When taking the measure of an NBA superstar, what’s your preferred yardstick: Highlight videos or cold, hard analytics? Something visceral and dazzlingly in the moment, or something statistical, built on percentages and decimal points?
Minnesota’s Kevin Love had you covered both ways Thursday.
The fun stuff occurred after the Timberwolves’ practice in the Phoenix Suns’ gym at U.S. Airways Center, as the Wolves – after beating the Suns Tuesday, 110-101 – stuck around for a few days before heading to Sacramento for their game Saturday against the Kings. In an homage to LeBron James‘ impromptu dunk show after Miami’s practice on the same court earlier this month, a shirtless Love fired a ball off the side wall, caught it on the bounce and threw down a reverse, two-handed slam.
All of it, right down to the barechestedness, was just like LeBron. Only this time it was captured by teammate Ronny Turiaf on rookie Gorgui Dieng‘s cell phone.
Now it’s time for the math: The gap in the Wolves’ schedule allowed for some numbers-crunching that showed how much impact Love and his All-Star season has had on his Minnesota teammates.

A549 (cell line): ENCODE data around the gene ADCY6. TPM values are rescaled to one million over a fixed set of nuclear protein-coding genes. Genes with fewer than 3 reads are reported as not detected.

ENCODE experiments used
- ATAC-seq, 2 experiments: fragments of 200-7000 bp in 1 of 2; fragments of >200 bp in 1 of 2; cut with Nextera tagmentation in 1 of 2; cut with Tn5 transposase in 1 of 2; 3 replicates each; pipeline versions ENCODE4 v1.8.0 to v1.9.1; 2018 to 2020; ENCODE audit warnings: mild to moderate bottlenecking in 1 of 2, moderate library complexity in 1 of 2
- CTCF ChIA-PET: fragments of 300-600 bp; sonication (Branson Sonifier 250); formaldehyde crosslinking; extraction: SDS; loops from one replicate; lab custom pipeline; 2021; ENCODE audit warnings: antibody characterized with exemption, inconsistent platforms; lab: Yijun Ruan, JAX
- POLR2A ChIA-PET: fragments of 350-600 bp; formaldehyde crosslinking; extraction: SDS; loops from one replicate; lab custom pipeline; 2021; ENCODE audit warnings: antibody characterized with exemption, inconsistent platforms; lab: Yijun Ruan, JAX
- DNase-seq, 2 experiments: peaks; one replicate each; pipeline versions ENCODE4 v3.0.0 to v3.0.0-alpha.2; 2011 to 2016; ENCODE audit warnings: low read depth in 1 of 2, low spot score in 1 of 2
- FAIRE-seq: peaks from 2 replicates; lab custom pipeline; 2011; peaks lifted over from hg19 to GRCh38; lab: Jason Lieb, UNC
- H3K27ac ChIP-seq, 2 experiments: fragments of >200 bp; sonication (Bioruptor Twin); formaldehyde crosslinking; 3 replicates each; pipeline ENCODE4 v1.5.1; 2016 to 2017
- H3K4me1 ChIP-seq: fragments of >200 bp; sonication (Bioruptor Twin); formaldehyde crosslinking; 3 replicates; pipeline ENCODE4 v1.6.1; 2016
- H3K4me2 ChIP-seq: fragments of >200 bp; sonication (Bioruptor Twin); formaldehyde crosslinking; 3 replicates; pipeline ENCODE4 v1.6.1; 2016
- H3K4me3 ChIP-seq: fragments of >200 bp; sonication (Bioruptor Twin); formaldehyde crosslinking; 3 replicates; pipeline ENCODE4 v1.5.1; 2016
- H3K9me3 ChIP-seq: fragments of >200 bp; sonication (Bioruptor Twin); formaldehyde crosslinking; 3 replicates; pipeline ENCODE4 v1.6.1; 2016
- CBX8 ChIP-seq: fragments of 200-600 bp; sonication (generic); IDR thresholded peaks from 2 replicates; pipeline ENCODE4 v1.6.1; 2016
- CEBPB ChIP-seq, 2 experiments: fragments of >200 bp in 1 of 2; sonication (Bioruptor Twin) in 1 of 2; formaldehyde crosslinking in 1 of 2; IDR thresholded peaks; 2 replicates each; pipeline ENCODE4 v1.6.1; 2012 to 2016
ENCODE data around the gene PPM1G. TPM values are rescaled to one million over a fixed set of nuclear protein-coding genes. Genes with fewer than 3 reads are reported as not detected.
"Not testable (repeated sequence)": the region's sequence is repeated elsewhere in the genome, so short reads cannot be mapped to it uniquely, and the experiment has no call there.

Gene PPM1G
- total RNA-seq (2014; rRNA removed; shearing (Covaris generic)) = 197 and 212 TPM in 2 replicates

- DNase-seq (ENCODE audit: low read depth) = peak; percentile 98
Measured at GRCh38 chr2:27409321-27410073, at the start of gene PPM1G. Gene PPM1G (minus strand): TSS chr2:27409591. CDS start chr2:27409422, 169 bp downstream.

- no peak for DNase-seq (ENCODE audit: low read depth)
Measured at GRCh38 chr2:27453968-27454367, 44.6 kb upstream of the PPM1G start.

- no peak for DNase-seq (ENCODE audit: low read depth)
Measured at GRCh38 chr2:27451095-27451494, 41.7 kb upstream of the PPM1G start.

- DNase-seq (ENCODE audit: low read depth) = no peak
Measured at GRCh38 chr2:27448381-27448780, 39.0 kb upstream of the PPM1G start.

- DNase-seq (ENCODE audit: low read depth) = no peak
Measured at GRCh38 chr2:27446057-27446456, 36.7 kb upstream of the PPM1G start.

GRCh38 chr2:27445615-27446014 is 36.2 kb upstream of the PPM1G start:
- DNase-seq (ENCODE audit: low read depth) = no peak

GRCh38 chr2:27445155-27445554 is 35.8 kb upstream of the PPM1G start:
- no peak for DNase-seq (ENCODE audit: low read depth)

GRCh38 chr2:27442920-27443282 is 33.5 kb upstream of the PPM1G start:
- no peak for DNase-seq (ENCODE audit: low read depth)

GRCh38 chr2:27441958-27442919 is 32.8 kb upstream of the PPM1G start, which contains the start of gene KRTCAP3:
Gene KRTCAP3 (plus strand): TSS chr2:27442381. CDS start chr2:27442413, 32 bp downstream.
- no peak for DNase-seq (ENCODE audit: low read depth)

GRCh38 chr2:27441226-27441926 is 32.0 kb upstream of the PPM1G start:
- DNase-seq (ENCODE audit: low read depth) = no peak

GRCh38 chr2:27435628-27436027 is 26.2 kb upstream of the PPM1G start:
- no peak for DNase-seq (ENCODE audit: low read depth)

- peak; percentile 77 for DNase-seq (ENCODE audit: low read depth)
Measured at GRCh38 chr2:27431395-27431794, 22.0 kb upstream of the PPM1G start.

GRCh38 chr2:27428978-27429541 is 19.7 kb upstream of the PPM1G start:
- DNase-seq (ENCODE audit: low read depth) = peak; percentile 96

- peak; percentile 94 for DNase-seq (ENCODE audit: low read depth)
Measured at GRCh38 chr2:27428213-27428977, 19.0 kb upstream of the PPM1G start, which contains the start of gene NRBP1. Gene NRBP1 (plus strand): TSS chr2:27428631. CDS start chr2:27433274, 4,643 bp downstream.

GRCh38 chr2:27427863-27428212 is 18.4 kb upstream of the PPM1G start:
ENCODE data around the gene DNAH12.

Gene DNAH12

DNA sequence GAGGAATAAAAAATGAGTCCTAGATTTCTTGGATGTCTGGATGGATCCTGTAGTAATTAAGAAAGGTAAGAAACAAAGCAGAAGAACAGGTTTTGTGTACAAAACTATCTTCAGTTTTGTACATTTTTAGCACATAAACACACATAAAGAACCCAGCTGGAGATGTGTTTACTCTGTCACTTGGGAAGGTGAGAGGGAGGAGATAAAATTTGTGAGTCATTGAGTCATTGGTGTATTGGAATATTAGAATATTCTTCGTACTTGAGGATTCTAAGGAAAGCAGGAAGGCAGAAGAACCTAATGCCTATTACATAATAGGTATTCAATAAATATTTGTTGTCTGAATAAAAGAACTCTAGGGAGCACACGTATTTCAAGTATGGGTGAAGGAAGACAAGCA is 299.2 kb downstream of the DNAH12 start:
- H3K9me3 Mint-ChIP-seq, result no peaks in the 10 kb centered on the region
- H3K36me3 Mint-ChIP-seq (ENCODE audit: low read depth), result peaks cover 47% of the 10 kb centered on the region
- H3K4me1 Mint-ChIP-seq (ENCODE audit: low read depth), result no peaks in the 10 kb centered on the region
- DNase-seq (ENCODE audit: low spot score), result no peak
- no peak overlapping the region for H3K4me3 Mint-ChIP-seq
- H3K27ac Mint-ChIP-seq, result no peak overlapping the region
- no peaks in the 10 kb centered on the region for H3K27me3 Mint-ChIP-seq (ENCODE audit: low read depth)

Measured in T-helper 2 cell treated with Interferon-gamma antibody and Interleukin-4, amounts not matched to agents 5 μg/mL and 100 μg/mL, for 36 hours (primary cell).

If the 6-foot-10 power forward’s 26.6 points, 13.2 rebounds and 4.1 assists per game aren’t enough, or his 38.4 percent 3-point percentage, a 28.3 PER rating, those 48 double-doubles (one triple-double) and 20 games scoring 30 points or more, consider how much better the other Wolves players are when Love is on the court with them than when he’s not.
Point guard Ricky Rubio, for instance, has an offensive rating of 109.8 and a defensive rating of 102.2 in the 1,603 minutes he has played alongside Love this season, a net rating of plus-7.6. In the 188 minutes Rubio has been out there without Love, those stats drop to 97.6 and 105.9, a minus-8.3.
Shooter Kevin Martin has had the same pattern: 107.1/102.8/plus-4.3 with Love, 100.7/108.2/minus-7.5 without him.
So has center Nikola Pekovic, at 109.7/102.8/plus-6.9 vs. 95.0/103.2/minus-8.1.
And Corey Brewer, 110.1/103.0/plus-7.0 vs. 95.2/101.7/minus-6.6.
And J.J. Barea, 105.3/100.1/plus-5.1 vs. 91.3/104.5/minus-13.1.
Love’s own on/off numbers for the Wolves: 113.8/104.8/plus-9.0 in 1,956 minutes played vs. 99.5/107.9/minus-8.4 in 784 on the side.
Love’s impact shows up in other ways. Martin, for example, has hit 43.9 percent of his field goal attempts with the big guy around to draw defenders but just 33.7 percent when he’s not. Rubio, Pekovic, Brewer, Barea and Chase Budinger also have shot better with Love on the court.
Only Turiaf of all the Wolves players, curiously, has been more efficient and/or productive with Love out of the game. Maybe that has something to do with some overlap in where they’re at their best.
So which is it that impresses you more: The grainy dunk-show video in all its individual glory, or the hardcore data tied to teammates?
Or are you old school, focusing on Minnesota’s 28-29 record and dreary spot (10th) in the Western Conference standings and withholding your ooh‘s and aah‘s until Love makes his impact felt with a playoff berth? Fair enough.